Friday, 7 September 2012


There is a superb blogpost about the process that was adopted to have halfway decent cycling infrastructure installed on one street in London. It is in Camden and it is described in detail on the Vole O'Speed blog (its author, David Arditti, is a board member of the Cycling Embassy of Great Britain. Its website has lots of useful information).

The blog post is long and shows the difficulties anyone potentially faces in improving conditions for pedestrians and cyclists. It is well worth a read if you are involved or thinking of getting involved in campaigning.

There was one point made in the post that got me thinking. That is how the designers and builders dealt with drains. As they are over here, before the bike path was built the drains were on the edge of the road in the gutter. The roads are sloped from the centre so that rainwater runs into the gutters each side and then drains into drains. In the case of Camden, the drains had to be reconstructed leading to further expense.

My big dream is for the wasted space on the side of the arterial roads throughout the CBD be used for wide, raised bike lanes like these ones:

To install them would be easy - just build the borders and then fill them in. There is a great post about how to do it with pictures of some in progress on Copenhagenize.

Let's say in some far distant future by some miracle, we manage to convince our decision-makers that spending a decent amount of money on alternatives to the car is a good idea. What happens when you tarmac over a drain? How is the water drained away, given that one would think you wouldn't want a bike lane on the sloping edge of a road?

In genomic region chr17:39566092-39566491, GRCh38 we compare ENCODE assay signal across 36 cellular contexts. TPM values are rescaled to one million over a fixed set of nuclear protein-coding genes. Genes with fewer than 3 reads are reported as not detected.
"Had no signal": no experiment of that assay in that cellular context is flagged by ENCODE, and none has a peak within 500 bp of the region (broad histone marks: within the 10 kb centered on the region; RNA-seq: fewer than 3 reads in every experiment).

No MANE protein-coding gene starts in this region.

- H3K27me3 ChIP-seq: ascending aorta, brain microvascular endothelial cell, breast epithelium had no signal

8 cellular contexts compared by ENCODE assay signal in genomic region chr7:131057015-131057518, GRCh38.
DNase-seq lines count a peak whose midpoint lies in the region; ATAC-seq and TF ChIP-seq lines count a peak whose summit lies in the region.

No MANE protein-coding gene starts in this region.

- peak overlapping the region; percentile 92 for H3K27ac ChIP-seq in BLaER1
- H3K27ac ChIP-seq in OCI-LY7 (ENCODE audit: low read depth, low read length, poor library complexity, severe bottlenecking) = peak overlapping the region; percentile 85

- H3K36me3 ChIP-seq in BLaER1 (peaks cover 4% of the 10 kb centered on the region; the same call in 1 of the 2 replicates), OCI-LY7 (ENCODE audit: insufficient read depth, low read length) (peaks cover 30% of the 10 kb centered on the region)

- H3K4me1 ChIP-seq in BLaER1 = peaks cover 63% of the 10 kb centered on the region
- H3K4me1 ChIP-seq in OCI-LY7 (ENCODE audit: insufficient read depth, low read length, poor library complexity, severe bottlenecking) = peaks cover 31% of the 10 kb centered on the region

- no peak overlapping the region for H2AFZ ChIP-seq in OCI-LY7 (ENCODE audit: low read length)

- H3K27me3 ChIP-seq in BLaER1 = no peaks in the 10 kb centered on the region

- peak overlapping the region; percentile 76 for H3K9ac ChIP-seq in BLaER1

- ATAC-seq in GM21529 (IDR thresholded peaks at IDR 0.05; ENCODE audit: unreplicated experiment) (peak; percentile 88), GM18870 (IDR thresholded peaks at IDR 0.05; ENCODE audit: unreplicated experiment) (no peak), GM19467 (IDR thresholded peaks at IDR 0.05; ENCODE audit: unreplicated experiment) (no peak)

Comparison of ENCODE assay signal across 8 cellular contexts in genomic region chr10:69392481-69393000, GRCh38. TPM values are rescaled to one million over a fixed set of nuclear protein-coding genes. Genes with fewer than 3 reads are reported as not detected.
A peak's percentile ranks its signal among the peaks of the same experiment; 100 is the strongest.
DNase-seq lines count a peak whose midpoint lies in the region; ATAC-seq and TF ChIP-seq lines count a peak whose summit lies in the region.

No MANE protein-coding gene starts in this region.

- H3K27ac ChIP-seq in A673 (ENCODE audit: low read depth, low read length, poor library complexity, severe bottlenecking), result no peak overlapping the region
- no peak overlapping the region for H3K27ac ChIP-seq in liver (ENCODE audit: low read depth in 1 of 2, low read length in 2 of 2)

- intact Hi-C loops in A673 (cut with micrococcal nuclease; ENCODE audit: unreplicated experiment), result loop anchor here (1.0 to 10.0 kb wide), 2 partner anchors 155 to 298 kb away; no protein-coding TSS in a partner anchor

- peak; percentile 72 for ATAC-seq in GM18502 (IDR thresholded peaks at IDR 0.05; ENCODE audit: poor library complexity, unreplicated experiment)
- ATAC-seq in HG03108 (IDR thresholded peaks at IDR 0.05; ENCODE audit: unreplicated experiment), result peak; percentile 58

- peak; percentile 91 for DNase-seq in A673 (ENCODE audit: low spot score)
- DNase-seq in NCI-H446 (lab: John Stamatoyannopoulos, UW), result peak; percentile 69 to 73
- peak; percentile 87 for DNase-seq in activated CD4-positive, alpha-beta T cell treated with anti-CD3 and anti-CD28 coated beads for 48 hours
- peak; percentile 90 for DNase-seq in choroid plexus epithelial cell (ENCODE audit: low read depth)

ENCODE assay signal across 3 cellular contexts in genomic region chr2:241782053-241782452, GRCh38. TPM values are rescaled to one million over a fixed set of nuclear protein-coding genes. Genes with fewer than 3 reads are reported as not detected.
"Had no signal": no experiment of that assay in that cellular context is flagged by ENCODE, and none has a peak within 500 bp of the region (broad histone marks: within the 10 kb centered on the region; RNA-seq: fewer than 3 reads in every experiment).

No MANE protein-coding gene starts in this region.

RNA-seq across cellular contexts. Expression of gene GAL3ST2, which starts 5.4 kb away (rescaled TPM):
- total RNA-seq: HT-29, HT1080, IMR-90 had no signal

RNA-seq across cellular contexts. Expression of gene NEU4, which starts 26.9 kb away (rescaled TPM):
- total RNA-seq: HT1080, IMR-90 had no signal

I was thinking it would involve complex engineering to re-arrange all of the drainage but it's not quite that complicated at all. I searched on the web for information about it but without success. So I consulted the oracle - Mr Copenhagenize himself. He very kindly replied (very quickly) and said:

Cycle tracks, as a rule, are built along existing curbs, so the drains are rarely moved. They are merely extended upwards to the new surface of the cycle track.

There are instances when a major resurfacing or redesign is underway that drains are extended out to the new curbline, but they usually lead back to the exisiting drain location.

Does that at all help?

Oh yes it does. It means that a cycle track here just requires the drain to be raised a little. This, for example, could be easily fixed:

Where necessary, plonk in a new drain on the road next to the bike track and just connect that to the existing drain. Brilliant.

This drain obsession may perhaps lead to a diagnosis of aspergers but I promise it isn't. I was just trying to think of what other excuses there are not to put a bit of road space aside for this. Drains are now not one of them.

1 comment:

  1. That really isn't that complicated. I wonder what excuses for not fixing it though are going to follow... Thanks for sharing this.